If your child recently had a bowel obstruction, the speed at which the obstruction was diagnosed and the way the condition was managed can have lasting consequences. Without the correct treatment, a bowel obstruction can cut off blood flow to some of the intestinal tissue, causing permanent tissue death. If you believe your child's doctor was negligent in diagnosing or treating a bowel obstruction, you have the right to file a medical malpractice lawsuit in your local court system. Here are five ways to strengthen your case if you decide to proceed with a lawsuit.
1. Document the name and job title of every person involved in your child's care.
You shouldn't file a lawsuit until you have consulted with a personal injury attorney about the strength of your case. By the time you meet with an attorney and develop a case strategy, there is a chance some of the people involved in your child's care will have changed jobs or started working for other employers. Because these people are potential witnesses, you need to write down their names and job titles as soon as possible after your child's bowel obstruction. If you have the name of each person involved in your child's care, it will be much easier to track down witnesses for depositions or court hearings.
2. Write a detailed account of everything that happened before and after your child was diagnosed with a bowel obstruction.
If you wait several months to write down what happened while your child was in the hospital, there's a good chance you'll forget important details. These details could be crucial to your case, so it's important to write them down as soon as possible. Document any symptoms your child experienced at the time of the obstruction, such as abdominal pain, vomiting, diarrhea, or constipation. Be sure to thoroughly summarize the conversations you had with every doctor, nurse, and technician who cared for your child.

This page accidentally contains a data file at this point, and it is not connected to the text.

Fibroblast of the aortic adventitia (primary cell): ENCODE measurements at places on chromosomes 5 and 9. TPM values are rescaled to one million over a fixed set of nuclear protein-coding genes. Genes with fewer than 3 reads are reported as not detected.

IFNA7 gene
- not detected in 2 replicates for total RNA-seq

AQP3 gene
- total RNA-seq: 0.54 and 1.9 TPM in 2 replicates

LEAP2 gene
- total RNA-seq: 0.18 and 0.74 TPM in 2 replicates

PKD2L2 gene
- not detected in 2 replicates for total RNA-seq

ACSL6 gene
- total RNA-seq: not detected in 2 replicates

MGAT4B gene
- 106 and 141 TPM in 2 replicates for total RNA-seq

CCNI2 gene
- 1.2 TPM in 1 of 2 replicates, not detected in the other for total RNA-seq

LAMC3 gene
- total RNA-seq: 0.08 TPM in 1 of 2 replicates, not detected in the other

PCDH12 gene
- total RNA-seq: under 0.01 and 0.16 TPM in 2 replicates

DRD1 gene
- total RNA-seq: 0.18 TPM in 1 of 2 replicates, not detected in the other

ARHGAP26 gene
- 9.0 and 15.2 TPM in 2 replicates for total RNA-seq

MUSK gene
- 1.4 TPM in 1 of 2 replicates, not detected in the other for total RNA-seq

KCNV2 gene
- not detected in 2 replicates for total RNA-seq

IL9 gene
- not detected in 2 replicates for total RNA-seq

3. Start a daily journal to make it easier to document any post-surgery complications.
If your child continues to experience problems after being treated for a bowel obstruction, document each problem in a daily journal. Write a detailed description of the problem and a list of symptoms your child experiences. If you take your child to the pediatrician's office or emergency room for additional treatment, summarize each visit in detail. Be sure to note if your child has a fever, rapid pulse, or any other signs of post-surgery complications.
4. Take photographs of your child's incision to document evidence of infection or poor surgical technique.
An infected surgical wound is one of the potential complications associated with medical malpractice. If your child develops a wound infection, taking photographs of the incision can help strengthen your case once it goes to court. Using a high-quality digital camera, take pictures of the wound from several angles. Make sure you take photos on a daily basis so you have a better chance of capturing photographic evidence of redness, swelling, or discharge from the incision.
5. Give your attorney copies of all medical bills related to your child's diagnosis and treatment.
When you file a medical malpractice case, you must be able to prove that the doctor's negligence caused specific damages. If your child was hospitalized longer than usual due to complications caused by delayed diagnosis or improper treatment of a bowel obstruction, the additional medical expenses you incurred are an example of specific damages. Give copies of all your bills to your attorney so it is easier to determine how much you should ask for when you file a medical malpractice lawsuit.
A skilled doctor should be able to diagnose and treat a bowel obstruction based on a child's symptoms and the results of X-rays and other imaging studies. If your child's doctor did not diagnose and treat a bowel obstruction in a timely manner, you shouldn't have to bear the cost of paying for ongoing medical treatments. Contact one of the personal injury attorneys in your area to find out how much your case might be worth and discuss any potential challenges you might face if you decide to file a lawsuit.
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